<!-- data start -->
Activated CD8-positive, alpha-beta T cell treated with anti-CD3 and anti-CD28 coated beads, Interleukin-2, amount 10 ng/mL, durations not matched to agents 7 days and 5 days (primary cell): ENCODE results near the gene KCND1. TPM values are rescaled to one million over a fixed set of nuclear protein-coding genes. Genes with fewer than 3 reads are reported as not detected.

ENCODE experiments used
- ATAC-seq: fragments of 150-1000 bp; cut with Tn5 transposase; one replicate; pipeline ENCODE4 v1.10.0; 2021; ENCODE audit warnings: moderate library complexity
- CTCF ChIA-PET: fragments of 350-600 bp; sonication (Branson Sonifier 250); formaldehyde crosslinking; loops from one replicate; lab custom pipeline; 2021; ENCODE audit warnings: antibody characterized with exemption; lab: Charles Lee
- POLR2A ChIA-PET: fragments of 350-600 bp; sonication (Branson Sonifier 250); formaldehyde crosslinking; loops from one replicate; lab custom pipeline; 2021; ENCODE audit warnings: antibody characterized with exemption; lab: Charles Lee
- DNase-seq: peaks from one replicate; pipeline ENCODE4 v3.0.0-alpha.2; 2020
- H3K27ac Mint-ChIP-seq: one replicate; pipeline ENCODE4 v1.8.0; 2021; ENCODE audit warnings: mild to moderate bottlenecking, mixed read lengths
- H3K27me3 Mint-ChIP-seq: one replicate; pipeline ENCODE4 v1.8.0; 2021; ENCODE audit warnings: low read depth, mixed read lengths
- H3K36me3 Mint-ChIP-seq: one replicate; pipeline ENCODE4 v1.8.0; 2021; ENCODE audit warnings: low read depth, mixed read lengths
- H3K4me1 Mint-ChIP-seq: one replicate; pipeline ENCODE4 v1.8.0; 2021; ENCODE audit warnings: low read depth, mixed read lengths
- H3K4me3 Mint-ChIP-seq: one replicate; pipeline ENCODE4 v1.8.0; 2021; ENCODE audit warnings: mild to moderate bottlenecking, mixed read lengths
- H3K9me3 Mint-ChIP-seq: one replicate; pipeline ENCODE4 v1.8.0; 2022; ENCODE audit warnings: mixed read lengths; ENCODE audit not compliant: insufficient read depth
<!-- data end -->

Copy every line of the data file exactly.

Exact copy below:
Activated CD8-positive, alpha-beta T cell treated with anti-CD3 and anti-CD28 coated beads, Interleukin-2, amount 10 ng/mL, durations not matched to agents 7 days and 5 days (primary cell): ENCODE results near the gene KCND1. TPM values are rescaled to one million over a fixed set of nuclear protein-coding genes. Genes with fewer than 3 reads are reported as not detected.

ENCODE experiments used
- ATAC-seq: fragments of 150-1000 bp; cut with Tn5 transposase; one replicate; pipeline ENCODE4 v1.10.0; 2021; ENCODE audit warnings: moderate library complexity
- CTCF ChIA-PET: fragments of 350-600 bp; sonication (Branson Sonifier 250); formaldehyde crosslinking; loops from one replicate; lab custom pipeline; 2021; ENCODE audit warnings: antibody characterized with exemption; lab: Charles Lee
- POLR2A ChIA-PET: fragments of 350-600 bp; sonication (Branson Sonifier 250); formaldehyde crosslinking; loops from one replicate; lab custom pipeline; 2021; ENCODE audit warnings: antibody characterized with exemption; lab: Charles Lee
- DNase-seq: peaks from one replicate; pipeline ENCODE4 v3.0.0-alpha.2; 2020
- H3K27ac Mint-ChIP-seq: one replicate; pipeline ENCODE4 v1.8.0; 2021; ENCODE audit warnings: mild to moderate bottlenecking, mixed read lengths
- H3K27me3 Mint-ChIP-seq: one replicate; pipeline ENCODE4 v1.8.0; 2021; ENCODE audit warnings: low read depth, mixed read lengths
- H3K36me3 Mint-ChIP-seq: one replicate; pipeline ENCODE4 v1.8.0; 2021; ENCODE audit warnings: low read depth, mixed read lengths
- H3K4me1 Mint-ChIP-seq: one replicate; pipeline ENCODE4 v1.8.0; 2021; ENCODE audit warnings: low read depth, mixed read lengths
- H3K4me3 Mint-ChIP-seq: one replicate; pipeline ENCODE4 v1.8.0; 2021; ENCODE audit warnings: mild to moderate bottlenecking, mixed read lengths
- H3K9me3 Mint-ChIP-seq: one replicate; pipeline ENCODE4 v1.8.0; 2022; ENCODE audit warnings: mixed read lengths; ENCODE audit not compliant: insufficient read depth